A couple of weeks ago I wrote a column about a plant with the botanical name Portulaca gilliesii.
It was named in honour of John Gillies, M.D. (1792–1834), a Scottish naval surgeon who later became an explorer and botanist. In that column were the words, “The numerous species of Portulaca commonly grown nowadays under the specific names grandiflora or Thellussonii come from a single species discovered by the Scottish botanist Gillies in Mendoza in the republic of la Plata to the east of the Chilean Andes.” So what is Portulaca grandiflora which I promised to return to a fortnight ago?
Portulaca grandiflora is ‘the large-flowered Portulaca’ and is usually grown as a ground cover plant. Most gardeners will refer to it either as ‘purslane’ or by its most common name of ‘moss rose’, although the family of plants of which it is a member rejoice in a wide variety of common names, including green purslane, summer purslane, pigweed, pusley, little hogweed and golden purslane. In Norway it is called ‘portulakk’, while their neighbours in Denmark spell it ‘portulak’ and the Finns spell the word ‘portulakka’; the French call it ‘pourpier’; the Germans know it as ‘Gelber Portula’; it is known as ‘verdolaga’ in Spain; and the Chinese name for it is ‘ma chi xian’. From the wide geographical spread of its names, gentle reader, you will have gathered that versions of the plant are found all around the world. Indeed, there seems to be some doubt as to where the large-flowered species originated, the favourite candidates being Brazil, Argentina, Uruguay and their neighbours, which tallies nicely with John Gillies having introduced the plant to Britain from Chile.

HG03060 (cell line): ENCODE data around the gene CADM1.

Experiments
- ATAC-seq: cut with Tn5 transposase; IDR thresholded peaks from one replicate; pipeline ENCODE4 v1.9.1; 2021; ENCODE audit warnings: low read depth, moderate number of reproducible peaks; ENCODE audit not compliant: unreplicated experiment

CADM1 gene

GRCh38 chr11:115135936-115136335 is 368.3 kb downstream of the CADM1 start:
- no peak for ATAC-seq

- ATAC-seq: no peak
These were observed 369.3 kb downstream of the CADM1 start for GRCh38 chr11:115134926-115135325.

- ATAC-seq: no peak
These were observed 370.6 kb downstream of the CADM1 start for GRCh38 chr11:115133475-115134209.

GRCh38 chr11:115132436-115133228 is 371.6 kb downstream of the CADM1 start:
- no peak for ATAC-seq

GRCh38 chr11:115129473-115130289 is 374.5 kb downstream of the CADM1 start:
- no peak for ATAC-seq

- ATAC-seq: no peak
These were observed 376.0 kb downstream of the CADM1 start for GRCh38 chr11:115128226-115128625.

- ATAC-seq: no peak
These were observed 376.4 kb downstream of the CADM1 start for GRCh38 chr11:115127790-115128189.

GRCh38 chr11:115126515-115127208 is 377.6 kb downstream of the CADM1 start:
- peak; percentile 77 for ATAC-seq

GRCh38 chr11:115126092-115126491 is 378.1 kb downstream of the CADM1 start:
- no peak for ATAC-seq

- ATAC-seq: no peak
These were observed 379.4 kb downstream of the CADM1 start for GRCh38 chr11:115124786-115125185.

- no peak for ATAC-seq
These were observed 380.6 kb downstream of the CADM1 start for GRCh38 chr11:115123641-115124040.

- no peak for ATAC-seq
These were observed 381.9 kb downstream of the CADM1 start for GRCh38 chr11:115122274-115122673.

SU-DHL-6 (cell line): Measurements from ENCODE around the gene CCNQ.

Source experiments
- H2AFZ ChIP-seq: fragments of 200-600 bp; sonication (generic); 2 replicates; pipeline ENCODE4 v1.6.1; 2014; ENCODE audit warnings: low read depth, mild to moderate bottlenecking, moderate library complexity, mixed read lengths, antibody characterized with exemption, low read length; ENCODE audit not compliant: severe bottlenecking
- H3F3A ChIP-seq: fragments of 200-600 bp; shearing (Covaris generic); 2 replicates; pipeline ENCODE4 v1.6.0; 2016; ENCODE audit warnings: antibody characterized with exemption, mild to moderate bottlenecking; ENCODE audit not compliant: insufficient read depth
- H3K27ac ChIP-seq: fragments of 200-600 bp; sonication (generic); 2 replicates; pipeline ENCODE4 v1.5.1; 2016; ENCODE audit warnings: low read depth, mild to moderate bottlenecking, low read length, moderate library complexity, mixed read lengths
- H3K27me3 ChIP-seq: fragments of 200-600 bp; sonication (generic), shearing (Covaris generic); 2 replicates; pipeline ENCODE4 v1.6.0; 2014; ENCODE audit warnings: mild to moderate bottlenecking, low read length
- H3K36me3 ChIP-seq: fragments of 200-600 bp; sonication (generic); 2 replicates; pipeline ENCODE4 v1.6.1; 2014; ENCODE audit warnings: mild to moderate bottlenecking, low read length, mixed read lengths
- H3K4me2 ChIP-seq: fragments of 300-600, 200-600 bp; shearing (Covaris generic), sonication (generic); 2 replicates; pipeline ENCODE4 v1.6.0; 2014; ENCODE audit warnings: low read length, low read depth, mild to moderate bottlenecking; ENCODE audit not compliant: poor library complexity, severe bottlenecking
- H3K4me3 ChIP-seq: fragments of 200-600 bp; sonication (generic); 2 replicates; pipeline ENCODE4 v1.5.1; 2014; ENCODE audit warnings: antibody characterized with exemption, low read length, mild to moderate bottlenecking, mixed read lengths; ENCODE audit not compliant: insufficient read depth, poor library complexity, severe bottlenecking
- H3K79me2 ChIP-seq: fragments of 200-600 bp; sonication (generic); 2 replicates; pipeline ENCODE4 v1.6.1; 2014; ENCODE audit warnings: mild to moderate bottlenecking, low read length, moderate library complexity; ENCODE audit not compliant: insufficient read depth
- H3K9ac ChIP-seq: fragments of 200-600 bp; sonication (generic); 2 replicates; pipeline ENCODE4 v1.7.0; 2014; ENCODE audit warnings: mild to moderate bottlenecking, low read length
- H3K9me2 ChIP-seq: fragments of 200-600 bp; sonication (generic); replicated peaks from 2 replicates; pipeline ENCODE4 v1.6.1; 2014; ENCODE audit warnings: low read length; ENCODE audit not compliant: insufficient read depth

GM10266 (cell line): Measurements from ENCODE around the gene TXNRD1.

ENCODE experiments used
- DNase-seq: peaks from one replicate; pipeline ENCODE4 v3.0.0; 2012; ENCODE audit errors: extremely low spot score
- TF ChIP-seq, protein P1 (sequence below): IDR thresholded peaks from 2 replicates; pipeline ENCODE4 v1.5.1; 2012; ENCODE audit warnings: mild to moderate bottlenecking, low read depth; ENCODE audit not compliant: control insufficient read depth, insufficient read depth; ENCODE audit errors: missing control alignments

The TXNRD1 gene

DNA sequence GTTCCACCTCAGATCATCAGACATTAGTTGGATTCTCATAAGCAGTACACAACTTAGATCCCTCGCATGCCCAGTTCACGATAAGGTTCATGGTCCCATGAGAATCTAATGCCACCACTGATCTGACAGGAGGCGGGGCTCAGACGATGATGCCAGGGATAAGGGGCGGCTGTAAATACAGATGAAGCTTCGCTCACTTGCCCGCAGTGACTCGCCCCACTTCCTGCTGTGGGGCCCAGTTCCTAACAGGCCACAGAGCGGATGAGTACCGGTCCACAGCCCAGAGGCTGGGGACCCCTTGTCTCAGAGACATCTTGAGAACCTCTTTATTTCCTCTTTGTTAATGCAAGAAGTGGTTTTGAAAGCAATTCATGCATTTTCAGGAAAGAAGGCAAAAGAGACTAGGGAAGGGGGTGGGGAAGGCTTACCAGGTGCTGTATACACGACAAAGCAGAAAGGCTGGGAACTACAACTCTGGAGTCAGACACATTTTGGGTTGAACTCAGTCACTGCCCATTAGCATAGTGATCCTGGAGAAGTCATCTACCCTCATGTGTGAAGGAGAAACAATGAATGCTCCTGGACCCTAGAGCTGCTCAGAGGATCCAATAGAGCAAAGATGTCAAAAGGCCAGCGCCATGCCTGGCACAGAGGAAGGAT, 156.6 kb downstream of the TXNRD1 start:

I shall not attempt to improve on this description of moss rose, which is taken from a seedsman’s catalogue. “Moss Rose (Portulaca Grandiflora Mix) - Moss Rose seeds establish easily and produce the perfect ground cover plants for an eye-catching display of long-lasting, tropical color. Portulaca Moss Rose works well in hot, dry garden spots. This mix of Portulaca seeds offers a collection of some of the most intense, colorful blooms you will ever see! The 2-inch flowers on these ground cover plants are fully double and beautifully shaped. The blooms stay opened for long periods of time, and they are nestled above the succulent foliage like shrub roses.” (I have retained the U.S. spellings and the seedsman’s capitalisation of the plant’s common name, although I prefer lower case for common plant names.)
The Royal Horticultural Society (RHS), in its weighty A-Z Encyclopaedia of Garden Plants, is, perhaps, rather less lyrical but nevertheless makes the plant sound pretty attractive, describing it as a “spreading red-stemmed annual with clusters of cylindrical, fleshy, bright green leaves, to 2.5cm (1 inch) long. In summer, it produces single or double, satin-textured, rose-pink, red, yellow or white flowers, to 2.5cm (1 inch) or more across, sometimes striped or flecked in a contrasting colour.” Low-growing, moss roses have a place in flower beds, containers and rockeries, and that prolific horticultural author Dr D.G. Hessayon writes, “A sandy bank in full sun is not easy to keep clothed in colour all summer long if the weather is dry – Portulaca is one of the few satisfactory plants for such a site.” He recommends sowing seeds in February/March in gentle heat, planting the seedlings out in May in well-drained, light soil where the plants will have the benefit of full sun.
Well, that requirement for full sun may make central Scotland less-than-ideal for moss roses today. But were we to have a guarantee that climate change really will make Scotland warmer with long dry spells, there are worse choices the gardener might make.